So you’re having a party, and your guests just arrived at the front door. Your dog is so excited to see these new people that he jumps up, gives kisses, wiggles his tail and barks “Hello!” over and over for 10 minutes. Some guests think its adorable, but one is unsure how to respond, another doesn’t want dog kisses and a third is actually afraid of dogs. It would be much easier for everyone if Baxter waited until everyone was settled and then enjoyed snuggles and pets from your willing friends and family. But how do we teach him that the doorway is not for playing?
To simplify the process of training your dog to greet guests calmly, Dog Trainer Andrea Arden breaks it down into two parts: managing your dog’s current behavior, and teaching your dog the behavior you want from them. She suggests keeping your dog on a leash when guests arrive to prevent jumping. You can either hold the leash or gently step on it. To teach your dog the proper behavior, she suggests playing the “automatic sit game,” which involves asking your dog to sit and when she does so automatically, saying “yes” and giving her a treat. Your guests can also play this game, and gradually she will learn that sitting nicely (and not jumping) means treats!
Puppies can be especially challenging when it comes to greeting guests. Who doesn’t love a tiny, fluffy puppy jumping up to say hi? The problem is, what happens when a 12-pound puppy grows up to become an 80-pound full-grown dog? The jumpy behavior becomes at lot less endearing and more potentially dangerous. To avoid this problem, Dog Trainer Martin Deeley advises that you “play safe” with your puppy, writing:
Play safe with your pup when guests come around. Maintain control and help him to learn patience and remain calm. A leash and a crate are great tools to use. Puppies need to understand that guests come to visit you and he is there to be greeted when he is invited. Train your guests to not make him the highlight as they arrive but basically to ignore him. No look, no touch, no talk when they first come into your home. Otherwise he will be rewarded for his excitement, jumping, and generally rude greetings.
If he is a dog that cannot help himself even if you put him on the leash, keep him in a crate when people come over, or better still, before they come, wait for him to calm down before allowing him out to socialize. When you do take him out, slip him on a leash and teach him to greet guests politely with a sit.
When he has learned the art of greeting guests, ensure these habits are maintained otherwise your dog may regress and once more learn he can disobey when guests are present. A dog that greets welcome guests nicely and is a delight around the home when guests are present is a dog you will be proud of and your guests will admire. Their smiles and appreciation are his reward and will help him become even better.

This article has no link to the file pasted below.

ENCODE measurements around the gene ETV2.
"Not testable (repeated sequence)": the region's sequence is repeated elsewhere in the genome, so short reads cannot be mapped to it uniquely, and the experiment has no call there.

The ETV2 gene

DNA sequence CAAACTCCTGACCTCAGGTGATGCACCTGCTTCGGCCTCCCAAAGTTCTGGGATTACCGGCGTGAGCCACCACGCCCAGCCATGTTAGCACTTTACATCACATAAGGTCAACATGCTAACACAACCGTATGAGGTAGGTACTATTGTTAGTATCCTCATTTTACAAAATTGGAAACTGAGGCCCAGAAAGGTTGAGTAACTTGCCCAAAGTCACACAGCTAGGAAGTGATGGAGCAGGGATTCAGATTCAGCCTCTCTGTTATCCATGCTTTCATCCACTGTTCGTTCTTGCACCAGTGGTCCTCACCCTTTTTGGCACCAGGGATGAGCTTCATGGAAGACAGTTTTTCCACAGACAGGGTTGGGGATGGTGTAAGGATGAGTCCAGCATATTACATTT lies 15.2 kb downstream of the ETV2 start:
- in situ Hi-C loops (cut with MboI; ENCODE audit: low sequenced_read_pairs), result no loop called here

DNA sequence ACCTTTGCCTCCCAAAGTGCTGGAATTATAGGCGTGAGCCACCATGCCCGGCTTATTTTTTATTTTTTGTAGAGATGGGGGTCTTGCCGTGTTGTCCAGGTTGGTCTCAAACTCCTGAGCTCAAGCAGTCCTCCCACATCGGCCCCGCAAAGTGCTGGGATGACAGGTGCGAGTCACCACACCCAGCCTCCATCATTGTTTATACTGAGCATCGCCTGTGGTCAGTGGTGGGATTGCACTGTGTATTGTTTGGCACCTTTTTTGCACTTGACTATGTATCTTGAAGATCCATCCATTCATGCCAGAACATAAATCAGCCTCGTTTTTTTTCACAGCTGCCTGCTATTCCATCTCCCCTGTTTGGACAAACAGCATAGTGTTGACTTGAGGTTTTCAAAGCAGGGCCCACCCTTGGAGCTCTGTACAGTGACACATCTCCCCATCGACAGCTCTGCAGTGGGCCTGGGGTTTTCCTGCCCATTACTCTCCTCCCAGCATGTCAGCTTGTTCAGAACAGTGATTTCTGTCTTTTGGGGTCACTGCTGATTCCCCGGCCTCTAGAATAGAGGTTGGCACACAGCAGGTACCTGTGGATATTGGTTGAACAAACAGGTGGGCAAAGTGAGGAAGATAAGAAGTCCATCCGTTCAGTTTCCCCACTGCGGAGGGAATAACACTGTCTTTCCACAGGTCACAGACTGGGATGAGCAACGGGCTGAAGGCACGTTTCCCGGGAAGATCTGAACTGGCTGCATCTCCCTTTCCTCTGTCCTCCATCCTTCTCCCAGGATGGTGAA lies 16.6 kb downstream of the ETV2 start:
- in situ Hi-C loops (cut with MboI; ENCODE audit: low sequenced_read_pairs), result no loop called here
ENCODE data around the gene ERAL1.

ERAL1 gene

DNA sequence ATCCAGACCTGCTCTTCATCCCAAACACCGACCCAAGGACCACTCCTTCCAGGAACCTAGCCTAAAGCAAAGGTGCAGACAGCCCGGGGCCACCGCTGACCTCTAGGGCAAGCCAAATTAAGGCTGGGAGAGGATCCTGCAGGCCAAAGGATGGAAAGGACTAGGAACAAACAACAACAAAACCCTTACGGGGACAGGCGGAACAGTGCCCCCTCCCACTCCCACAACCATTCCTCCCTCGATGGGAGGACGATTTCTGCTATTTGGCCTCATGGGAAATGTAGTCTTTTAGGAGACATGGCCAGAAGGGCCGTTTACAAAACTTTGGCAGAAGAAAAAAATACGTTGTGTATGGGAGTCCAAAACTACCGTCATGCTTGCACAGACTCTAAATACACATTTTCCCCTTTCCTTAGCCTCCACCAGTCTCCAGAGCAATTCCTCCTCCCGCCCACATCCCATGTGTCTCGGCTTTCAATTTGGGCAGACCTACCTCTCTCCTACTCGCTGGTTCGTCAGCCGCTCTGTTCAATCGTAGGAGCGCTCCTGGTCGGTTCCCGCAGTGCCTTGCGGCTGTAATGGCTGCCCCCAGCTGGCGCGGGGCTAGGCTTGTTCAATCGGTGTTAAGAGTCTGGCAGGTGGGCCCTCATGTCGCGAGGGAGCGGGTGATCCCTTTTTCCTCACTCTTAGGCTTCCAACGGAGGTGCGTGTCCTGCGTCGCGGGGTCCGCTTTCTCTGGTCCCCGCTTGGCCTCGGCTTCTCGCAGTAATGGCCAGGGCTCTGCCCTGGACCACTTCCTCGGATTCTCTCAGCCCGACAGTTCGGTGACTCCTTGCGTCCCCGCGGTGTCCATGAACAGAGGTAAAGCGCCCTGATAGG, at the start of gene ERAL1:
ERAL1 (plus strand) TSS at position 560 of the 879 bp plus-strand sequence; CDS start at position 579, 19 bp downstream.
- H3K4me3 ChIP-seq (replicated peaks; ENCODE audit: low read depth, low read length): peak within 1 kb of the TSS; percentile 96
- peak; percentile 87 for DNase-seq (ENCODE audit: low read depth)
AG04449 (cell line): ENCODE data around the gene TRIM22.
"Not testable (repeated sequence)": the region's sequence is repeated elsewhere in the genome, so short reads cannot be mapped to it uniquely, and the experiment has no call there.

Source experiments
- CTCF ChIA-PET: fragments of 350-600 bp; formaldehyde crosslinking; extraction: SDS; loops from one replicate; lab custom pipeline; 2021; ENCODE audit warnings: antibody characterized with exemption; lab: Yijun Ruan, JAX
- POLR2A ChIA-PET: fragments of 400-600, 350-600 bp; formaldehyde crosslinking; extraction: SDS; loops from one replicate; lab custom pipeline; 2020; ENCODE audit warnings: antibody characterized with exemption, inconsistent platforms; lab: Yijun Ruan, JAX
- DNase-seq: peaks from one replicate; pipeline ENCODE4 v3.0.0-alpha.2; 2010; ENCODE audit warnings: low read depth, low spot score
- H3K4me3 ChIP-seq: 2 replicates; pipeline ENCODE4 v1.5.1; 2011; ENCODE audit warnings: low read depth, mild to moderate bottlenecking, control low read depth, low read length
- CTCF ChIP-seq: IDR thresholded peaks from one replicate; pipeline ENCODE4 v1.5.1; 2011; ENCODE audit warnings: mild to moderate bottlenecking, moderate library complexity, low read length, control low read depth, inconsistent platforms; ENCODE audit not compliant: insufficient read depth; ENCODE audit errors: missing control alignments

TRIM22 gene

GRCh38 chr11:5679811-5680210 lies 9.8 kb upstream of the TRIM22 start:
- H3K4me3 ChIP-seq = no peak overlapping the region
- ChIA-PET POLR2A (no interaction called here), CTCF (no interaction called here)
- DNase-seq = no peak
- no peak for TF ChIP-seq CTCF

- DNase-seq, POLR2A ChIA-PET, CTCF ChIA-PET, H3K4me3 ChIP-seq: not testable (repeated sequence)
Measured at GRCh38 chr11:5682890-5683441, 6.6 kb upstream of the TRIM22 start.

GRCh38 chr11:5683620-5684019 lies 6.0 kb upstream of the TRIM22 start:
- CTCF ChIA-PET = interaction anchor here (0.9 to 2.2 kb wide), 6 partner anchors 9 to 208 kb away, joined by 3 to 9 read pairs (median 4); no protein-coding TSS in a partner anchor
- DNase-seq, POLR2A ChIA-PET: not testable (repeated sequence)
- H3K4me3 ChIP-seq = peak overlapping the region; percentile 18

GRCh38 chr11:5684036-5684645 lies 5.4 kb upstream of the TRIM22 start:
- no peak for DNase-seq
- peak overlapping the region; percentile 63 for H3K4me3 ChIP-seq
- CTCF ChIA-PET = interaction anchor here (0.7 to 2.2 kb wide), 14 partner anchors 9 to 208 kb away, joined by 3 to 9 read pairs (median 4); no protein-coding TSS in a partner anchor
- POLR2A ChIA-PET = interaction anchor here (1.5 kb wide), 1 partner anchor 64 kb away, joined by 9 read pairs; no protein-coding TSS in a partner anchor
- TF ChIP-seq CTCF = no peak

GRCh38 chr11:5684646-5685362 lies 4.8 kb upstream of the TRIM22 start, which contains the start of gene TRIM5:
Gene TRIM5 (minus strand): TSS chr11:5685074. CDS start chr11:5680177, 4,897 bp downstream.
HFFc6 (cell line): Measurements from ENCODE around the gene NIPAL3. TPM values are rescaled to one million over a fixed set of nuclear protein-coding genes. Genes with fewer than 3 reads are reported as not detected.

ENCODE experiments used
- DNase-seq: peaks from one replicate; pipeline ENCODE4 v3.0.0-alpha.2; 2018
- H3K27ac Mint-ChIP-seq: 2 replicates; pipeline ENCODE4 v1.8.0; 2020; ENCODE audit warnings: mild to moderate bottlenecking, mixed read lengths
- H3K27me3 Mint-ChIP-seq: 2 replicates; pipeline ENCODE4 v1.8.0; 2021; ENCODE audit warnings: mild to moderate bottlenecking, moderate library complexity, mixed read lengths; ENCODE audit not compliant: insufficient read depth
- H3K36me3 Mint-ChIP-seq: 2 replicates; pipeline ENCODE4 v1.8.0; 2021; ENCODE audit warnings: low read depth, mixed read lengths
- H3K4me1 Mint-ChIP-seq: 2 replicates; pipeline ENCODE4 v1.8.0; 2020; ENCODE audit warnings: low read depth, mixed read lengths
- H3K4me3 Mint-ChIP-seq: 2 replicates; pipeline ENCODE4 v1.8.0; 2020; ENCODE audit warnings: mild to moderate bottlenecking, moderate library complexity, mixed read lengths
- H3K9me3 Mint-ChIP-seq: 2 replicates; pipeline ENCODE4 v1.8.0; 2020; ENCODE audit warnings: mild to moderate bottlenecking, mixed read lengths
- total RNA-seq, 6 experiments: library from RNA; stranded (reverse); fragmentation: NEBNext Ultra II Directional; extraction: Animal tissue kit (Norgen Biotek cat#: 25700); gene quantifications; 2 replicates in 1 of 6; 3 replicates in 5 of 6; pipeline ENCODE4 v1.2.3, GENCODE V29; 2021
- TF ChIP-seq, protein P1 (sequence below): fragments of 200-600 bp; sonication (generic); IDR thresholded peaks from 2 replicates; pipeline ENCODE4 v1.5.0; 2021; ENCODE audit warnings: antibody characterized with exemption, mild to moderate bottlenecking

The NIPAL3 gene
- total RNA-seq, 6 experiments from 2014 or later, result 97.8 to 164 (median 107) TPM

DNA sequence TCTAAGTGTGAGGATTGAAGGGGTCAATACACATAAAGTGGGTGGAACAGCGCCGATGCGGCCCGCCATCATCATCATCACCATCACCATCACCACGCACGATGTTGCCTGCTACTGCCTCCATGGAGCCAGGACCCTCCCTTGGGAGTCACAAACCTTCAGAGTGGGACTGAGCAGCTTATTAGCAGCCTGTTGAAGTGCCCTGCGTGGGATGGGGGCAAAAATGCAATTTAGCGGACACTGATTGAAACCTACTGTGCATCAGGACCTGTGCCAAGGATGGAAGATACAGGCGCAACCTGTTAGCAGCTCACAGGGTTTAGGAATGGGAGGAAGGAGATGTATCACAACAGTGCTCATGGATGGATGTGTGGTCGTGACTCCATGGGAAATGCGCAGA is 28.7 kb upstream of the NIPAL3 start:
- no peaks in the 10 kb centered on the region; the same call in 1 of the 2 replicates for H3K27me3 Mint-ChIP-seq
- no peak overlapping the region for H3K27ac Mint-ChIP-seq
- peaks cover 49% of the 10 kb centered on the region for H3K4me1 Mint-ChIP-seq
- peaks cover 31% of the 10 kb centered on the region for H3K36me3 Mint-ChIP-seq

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In addition to the “automatic sit game” and “play safe” tips, teaching your dog the “place” command is another great way to manage your dog’s greeting behavior. If a dog is trained to place, she will, upon hearing the command, go towards her bed (or another designated “place”) and sit still. Once the dog masters this, you can tell her “go to your place” when the doorbell rings, and she will go there rather than run at the door. Sounds simple enough, but how do you teach this?
In this video below, Martin Deeley explains teaching your dog to place with the BigLeash® Remote Training Collar by DogWatch. The tips Martin provides are useful for both BigLeash users and non-BigLeash users – start slowly, have patience and focus on communicating with your dog.
In the video, Martin works with an an active and inquisitive American Bulldog named Oso. Martin starts by introducing Oso to his place (in this case, a blue place board), and giving him treats when he stands or sits on it. He then walks him back and forth onto the mat, and begins using the place command. Finally, he incorporates the BigLeash slowly to reinforce what he’s learned. Oso loves treats (who doesn’t?), so Martin rewards him with small training treats for a job well done.
With these training tips, you can help your dog learn the proper behavior and ensure that you, your guests and your dog all enjoy the visit. And if you miss those wagging tails and excited greetings, don’t worry, there is still time for that during your dog’s playtime – only now, you won’t have to worry about your dog jumping up on Grandma Ruth or knocking you over with his tail to get to Aunt Jamie!